One day I could barely run half a mile without stopping. The very next day I ran two miles in one go.
You see once we break through one limiting belief it’s really hard for our minds to keep believing the other lies we tell ourselves. If it’s possible for me to do this when I never thought I could, then what else is possible?
Is “anything” really possible?
Whatever the mind can conceive and believe, it can achieve. – Napoleon Hill
In the documentary film Hungry For Change, Jon Gabriel talks about his unusual weight loss journey. You have to understand that John is a very thin man. He’s tall, tan, lean, and young looking for his age.
But in the film you see a photo of Jon from the late 80’s. He’s unrecognizable. Frankly, he’s enormous. He even says so. Jon changed his mindset about his body. He lost over 200 pounds through visualization. He visualized the man he wanted to be and over the course of many years he became what he envisioned.
Likewise, Rich Roll (my other husband) who is considered one of the fittest men in the world was, not long ago, overweight and nearing a heart attack. He changed. To look at him now you would think he had been that way forever. But it’s only been a few years.
Ernestine Shepherd is at 80, the world’s oldest female body building champion. She runs 10 miles every morning and lifts weights every day. She started in her 70’s. She changed.
She’s my hero. She looks amazing for any age and she defies the assumption that as we age we must get old and unhealthy. Nonsense.
You don’t have to accept the narrative if you don’t want to. She and Jon and Rich are examples of the power of questioning the old story and rewriting an entirely new one. If you can pinpoint the false narrative, root out the lie from the truth, and replace an old worn out narrative with a new belief than you can achieve what your mind conceives of.
Whypower over willpower
The cool thing for these people is that change didn’t come by force or willpower. Sure, it came through hard work. But willpower isn’t enough. Willpower is unreliable.
In her book The Five Second Rule, Mel Robbins talks about the condunrum of willpower and motivation.
“Motivation is garbage. You only feel motivated to do the things that are easy. Your mind is designed to stop you at all costs from doing anything that might hurt you. We all have a habit of hesitating. When you hesitate even for a moment, it sends a stress signal to your brain. So then your brain goes to work to protect you.”
Basically hesitation causes the mind to perceive good will as a threat, abruptly changing forward action into self-preservation. That’s why we never feel like doing the hard work. That’s why we know we shouldn’t eat three granola bars in a row or drink two scotches every night after work but ultimately do.
You need something more. You need to keep the most important part of the whole equation front and center at all times…your WHY.
I think about my husband. After 15 years of smoking he decided he would quit. He picked a last day and when that day came he was finished.
Change is possible. It is. But it has to begin with an extremely powerful why and an equally powerful vision.
Why do I want to quit smoking? Because my lungs hurt and I’m scared I’ll get cancer. Why do I want to become an ultra marathoner? Because I almost died at 39 from a heart attack and I want to see my kids grow up. Why do I want to loose 200 pounds? Because I want to finally be the me I know I am on the inside. Why do I want to be a champion body builder? Because I promised my dying sister I would.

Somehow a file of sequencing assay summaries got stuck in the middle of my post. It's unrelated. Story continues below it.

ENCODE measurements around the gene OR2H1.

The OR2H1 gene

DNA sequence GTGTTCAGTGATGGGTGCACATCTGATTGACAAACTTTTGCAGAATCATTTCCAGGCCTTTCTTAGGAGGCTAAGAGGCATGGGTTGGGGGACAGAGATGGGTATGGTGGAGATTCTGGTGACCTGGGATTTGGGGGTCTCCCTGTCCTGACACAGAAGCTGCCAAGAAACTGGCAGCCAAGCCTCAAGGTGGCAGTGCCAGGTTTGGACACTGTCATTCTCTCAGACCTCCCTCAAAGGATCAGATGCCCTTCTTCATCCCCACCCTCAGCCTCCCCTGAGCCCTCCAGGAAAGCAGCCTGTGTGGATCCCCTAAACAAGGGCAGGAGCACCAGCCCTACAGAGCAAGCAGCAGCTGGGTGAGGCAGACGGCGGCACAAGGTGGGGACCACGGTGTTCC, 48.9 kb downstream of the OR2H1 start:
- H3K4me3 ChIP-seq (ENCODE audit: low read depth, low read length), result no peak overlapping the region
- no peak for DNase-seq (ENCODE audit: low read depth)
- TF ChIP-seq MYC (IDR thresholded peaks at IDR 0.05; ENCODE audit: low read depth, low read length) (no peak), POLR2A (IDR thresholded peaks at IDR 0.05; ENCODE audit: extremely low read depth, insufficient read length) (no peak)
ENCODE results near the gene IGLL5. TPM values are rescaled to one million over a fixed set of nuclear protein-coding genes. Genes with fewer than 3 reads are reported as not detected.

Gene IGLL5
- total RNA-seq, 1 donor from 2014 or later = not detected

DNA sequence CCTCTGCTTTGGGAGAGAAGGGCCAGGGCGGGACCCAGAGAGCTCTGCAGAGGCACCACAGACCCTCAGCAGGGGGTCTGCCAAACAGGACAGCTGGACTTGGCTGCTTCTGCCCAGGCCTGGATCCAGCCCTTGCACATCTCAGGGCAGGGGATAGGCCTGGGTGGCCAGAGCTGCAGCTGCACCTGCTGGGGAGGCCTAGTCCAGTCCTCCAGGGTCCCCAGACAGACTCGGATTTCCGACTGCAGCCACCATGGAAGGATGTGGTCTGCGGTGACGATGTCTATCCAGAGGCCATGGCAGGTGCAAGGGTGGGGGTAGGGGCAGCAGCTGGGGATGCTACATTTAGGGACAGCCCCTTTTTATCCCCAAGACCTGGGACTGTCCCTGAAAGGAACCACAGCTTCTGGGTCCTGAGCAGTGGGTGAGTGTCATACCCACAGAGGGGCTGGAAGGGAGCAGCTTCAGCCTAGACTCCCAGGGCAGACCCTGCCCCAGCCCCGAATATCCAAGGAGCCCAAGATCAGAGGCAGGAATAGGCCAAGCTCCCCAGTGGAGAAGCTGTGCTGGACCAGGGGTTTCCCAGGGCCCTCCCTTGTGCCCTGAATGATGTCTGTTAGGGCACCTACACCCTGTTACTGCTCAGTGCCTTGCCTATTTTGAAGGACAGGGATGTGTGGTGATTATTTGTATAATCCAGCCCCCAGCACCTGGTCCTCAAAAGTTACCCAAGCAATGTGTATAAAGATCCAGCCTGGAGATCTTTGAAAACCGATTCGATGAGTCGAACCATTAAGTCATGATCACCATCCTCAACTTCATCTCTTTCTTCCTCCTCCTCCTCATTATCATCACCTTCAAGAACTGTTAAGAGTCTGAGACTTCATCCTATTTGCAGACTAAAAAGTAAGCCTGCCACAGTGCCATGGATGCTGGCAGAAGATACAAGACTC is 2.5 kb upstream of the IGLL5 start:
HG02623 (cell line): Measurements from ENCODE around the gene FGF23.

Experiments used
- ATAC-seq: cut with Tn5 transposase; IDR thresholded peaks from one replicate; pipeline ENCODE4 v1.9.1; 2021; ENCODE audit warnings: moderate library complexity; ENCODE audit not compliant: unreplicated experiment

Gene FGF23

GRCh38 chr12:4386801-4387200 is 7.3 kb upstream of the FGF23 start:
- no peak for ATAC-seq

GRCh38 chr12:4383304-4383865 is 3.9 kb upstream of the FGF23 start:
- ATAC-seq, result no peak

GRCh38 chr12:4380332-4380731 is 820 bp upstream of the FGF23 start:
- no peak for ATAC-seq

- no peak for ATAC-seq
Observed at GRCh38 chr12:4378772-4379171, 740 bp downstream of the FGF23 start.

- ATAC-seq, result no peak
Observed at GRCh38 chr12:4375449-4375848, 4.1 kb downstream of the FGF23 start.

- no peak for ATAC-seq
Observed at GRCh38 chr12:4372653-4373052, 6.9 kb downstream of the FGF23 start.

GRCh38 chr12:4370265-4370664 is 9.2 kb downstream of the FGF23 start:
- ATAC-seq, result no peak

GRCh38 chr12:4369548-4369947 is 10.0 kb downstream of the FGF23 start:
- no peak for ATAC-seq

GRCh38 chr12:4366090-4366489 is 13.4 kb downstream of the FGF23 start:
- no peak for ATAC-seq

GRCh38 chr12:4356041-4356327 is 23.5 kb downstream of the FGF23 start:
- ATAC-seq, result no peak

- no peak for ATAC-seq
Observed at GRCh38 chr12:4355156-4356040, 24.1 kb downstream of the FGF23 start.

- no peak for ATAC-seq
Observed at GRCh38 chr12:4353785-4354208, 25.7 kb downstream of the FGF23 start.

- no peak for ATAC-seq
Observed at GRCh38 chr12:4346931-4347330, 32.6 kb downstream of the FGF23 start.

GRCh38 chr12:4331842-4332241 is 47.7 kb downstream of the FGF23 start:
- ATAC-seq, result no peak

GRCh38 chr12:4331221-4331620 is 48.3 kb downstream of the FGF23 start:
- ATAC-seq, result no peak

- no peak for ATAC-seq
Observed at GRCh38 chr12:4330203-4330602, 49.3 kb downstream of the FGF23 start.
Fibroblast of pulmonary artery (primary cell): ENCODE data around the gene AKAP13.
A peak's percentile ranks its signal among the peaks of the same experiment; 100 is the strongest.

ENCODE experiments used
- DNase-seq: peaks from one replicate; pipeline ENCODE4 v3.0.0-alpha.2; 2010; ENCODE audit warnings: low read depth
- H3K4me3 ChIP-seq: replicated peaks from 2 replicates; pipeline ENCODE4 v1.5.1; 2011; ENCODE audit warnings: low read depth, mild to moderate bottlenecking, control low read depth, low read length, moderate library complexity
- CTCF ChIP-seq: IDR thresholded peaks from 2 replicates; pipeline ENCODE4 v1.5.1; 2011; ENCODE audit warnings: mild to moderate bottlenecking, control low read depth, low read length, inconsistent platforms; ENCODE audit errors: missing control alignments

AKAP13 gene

The reason for change has to be primal and potent. It has to be so meaningful that you’d do anything to see it through to the end.
Changing the narrative
We all have “problem” areas, right? Areas where we gain more fat or can’t gain any. Calves too skinny, butt too big, tummy too round. We all want to be different and act on our inner wisdom. But we need to be clear minded about what is really holding us back.
Just because I have flabby arms doesn’t mean I have to like it or allow the fact to remain the same. I can change. I’m at a point in my life where the old script is constantly being questioned. I’ve pinpointed the old story, seen that I’m capable of more than I give myself credit for, stopped buying the garbage lie and put away the idea that willpower will get me there. I’m writing a new story. I have a strong why. I know why this matters to me so much. I know that in the deepest part of myself.
I’ve started doing an arm routine. Painful, it’s so painful. I’m really weak right now. I want to give up. I want to keep falling back on the old story that I’m just built this way so that’s how I aught to remain. But something inside me knows I can’t. That’s no longer an option. I have a vision and a why. I’m grateful I have arms and a healthy body. I’m grateful that I’m able bodied. But if it’s within my power to break a negative thought pattern then I will. If it’s within my reach to do better then I will.
What would be possible for any of us if we saw things from a new angle or in a new light? Could we finally break addictions to worry and self-sabotage? Could we finally see the progress we long for? I totally believe it.
Do some thinking about what stories you’re telling yourself, where they came from, and what lie you’re mixing with truth. Weed it out, journal a new vision for yourself, and rely not on willpower but on action fueled by your vision.
What’s your story? What would be possible for you if it changed? Tell me in the comments below.